One problem with this is that everybody has a different idea of what the values should be, and the lowest common denominator isn't very meaningful. Maybe it would be something about not killing people, while I am guessing most immigrants already know. You might get something about gender equality (Kelly Leitch's "men and women are equal" was already confusing and problematic). You maaaaybe would get something about sexual orientation or non-standard gender expression. There would probably be nothing about religion.
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  #47  
Old Posted Sep 17, 2018, 4:29 AM
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One thing I don't know about is a scenario like this. The person I knew came over on the investor program through Quebec. He has been here about 8 years or so now. He reached the point where he could apply for citizenship and really thought about it and asked people at work if it was worth finishing. He ended up deciding the only thing he cannot do here is Vote, but every other benefit of Canada is available to him so he will remain a PR and this way he can retain his Korean passport and retire back there if he decides to do that, I think that he will eventually move back there but he enjoys the lifestyle he can have in Canada and will take advantage of it and be able to go back to Korea and take advantage of things there too. For instance he had to get some dental work done and he looked into at a dentist here and it was just over $2000 for the work. He was able to fly back to Korea and get the work done there for well under $2000 so he did that. His prescription there was $3 as he still gets medical benefits.

I am sure there are many others like that who come here for the advantages and yet don't really commit to being fully Canadian and the way the system is it's allowed.
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  #48  
Old Posted Sep 17, 2018, 9:09 AM
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Originally Posted by once View Post
Why is it immigration levels can only politically be talked about going up? Why is it impossible for there to be benefits with immigration going down? Why jump directly to xenophobia? Again, have you been to quebec? Have you lived here? There is far less xenophobia in Quebec then there is in atlantic provinces (come from away!) or Vancouver (foriegners are ruining this place!).
That's not accurate. We can argue in the case of Atlantic Canada that widespread acceptance is the result of simply having relatively little immigration, but the region is still by a considerable margin the most accepting of immigrants in the country.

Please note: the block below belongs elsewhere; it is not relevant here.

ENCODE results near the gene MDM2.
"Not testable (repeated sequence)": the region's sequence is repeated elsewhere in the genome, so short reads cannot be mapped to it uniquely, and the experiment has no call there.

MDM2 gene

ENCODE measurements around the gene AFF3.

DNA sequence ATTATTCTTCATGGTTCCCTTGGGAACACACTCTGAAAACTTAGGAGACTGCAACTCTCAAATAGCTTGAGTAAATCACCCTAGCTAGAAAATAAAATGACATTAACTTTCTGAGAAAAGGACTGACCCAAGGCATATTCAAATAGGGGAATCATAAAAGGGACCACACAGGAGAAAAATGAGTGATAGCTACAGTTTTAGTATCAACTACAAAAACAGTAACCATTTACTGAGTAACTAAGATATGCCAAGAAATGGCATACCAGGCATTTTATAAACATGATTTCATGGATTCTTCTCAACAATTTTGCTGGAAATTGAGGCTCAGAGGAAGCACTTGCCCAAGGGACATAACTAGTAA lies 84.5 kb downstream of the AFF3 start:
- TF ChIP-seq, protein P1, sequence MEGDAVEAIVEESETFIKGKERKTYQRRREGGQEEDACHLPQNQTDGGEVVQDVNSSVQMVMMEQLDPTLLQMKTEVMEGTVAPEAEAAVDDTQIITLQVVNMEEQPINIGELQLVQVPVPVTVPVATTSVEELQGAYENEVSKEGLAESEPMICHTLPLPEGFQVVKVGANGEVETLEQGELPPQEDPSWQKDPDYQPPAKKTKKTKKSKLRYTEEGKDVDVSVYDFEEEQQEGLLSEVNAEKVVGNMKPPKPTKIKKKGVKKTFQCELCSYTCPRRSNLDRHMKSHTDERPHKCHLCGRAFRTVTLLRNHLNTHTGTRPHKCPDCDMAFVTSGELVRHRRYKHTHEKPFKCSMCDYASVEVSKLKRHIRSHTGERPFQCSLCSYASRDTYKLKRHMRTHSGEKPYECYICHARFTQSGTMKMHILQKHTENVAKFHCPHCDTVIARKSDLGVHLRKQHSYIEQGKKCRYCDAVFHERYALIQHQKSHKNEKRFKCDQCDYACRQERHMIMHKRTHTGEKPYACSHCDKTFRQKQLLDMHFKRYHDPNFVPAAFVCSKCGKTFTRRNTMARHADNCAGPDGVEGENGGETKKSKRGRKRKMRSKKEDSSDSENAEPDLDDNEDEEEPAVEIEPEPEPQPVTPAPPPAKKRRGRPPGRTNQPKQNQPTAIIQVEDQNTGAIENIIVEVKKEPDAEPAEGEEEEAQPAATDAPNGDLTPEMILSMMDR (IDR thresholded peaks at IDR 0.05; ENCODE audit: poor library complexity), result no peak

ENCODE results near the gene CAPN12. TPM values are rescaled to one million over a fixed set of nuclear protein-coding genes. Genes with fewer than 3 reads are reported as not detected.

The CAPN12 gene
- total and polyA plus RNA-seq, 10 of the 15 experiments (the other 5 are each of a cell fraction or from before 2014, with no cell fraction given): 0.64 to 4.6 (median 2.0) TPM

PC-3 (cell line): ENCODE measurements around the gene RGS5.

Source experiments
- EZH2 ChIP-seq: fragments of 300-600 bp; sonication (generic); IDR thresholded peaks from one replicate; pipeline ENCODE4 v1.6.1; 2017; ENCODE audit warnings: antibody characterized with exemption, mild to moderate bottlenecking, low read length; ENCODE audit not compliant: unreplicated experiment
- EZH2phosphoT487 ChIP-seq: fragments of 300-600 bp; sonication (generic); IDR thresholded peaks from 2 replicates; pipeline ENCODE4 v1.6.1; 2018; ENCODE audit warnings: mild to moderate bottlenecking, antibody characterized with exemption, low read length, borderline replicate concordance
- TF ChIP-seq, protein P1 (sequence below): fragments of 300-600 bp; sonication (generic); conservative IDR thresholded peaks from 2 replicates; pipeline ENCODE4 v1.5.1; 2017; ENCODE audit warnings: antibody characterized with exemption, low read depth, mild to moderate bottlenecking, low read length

St. John's, Victoria top list of most open cities, Calgary, Oshawa come in at bottom based on CP/Ekos research

Quote:
At a time in world history marked by a global trend towards slamming doors on immigration in the face of mounting economic insecurity, new polling by The Canadian Press/Ekos Politics suggests St. John's is Canada's most "open" city, where populist politics — including support for restrictions on newcomers and resistance to free trade and globalization — are least likely to thrive.

...

And yet St. John's — along with Victoria, B.C., another fairly white seaside destination — tops the ranks of Canada's most open cities, Graves said. At the other end of the spectrum, the surveys suggest, are Oshawa, Ont., and Calgary, where "closed" attitudes and tepid support for immigration are spurred by a persistent and deepening fear of a worsening economy.

"Maybe it's the ocean having kind of a more cosmopolitan influence on the outlook of people," Graves said. "A lot of people come through. It's a big port. We see both people in British Columbia and the Atlantic tend to be more open. It's peculiar."
https://www.cbc.ca/news/canada/newfo...city-1.4509997

*****

As for CFA, some people do take offense and there are local social justice movements to try to convince people to abandon the word. It does separate people in the province into "us and them", but there is an us and a them - and they're quite obvious, so...? At least it's "egalitarian" in terms of how it is applied - doesn't matter if you're from Nova Scotia or Nigeria, Oshawa or Osaka, you are a CFA here.
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  #49  
Old Posted Sep 17, 2018, 11:15 AM
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Originally Posted by someone123 View Post
There's the adversarial scenario where immigration officials try to figure out who is eventually going to be bad for Canada but there's also a marketing angle, and I think the marketing angle is much, much more important even though it gets less attention.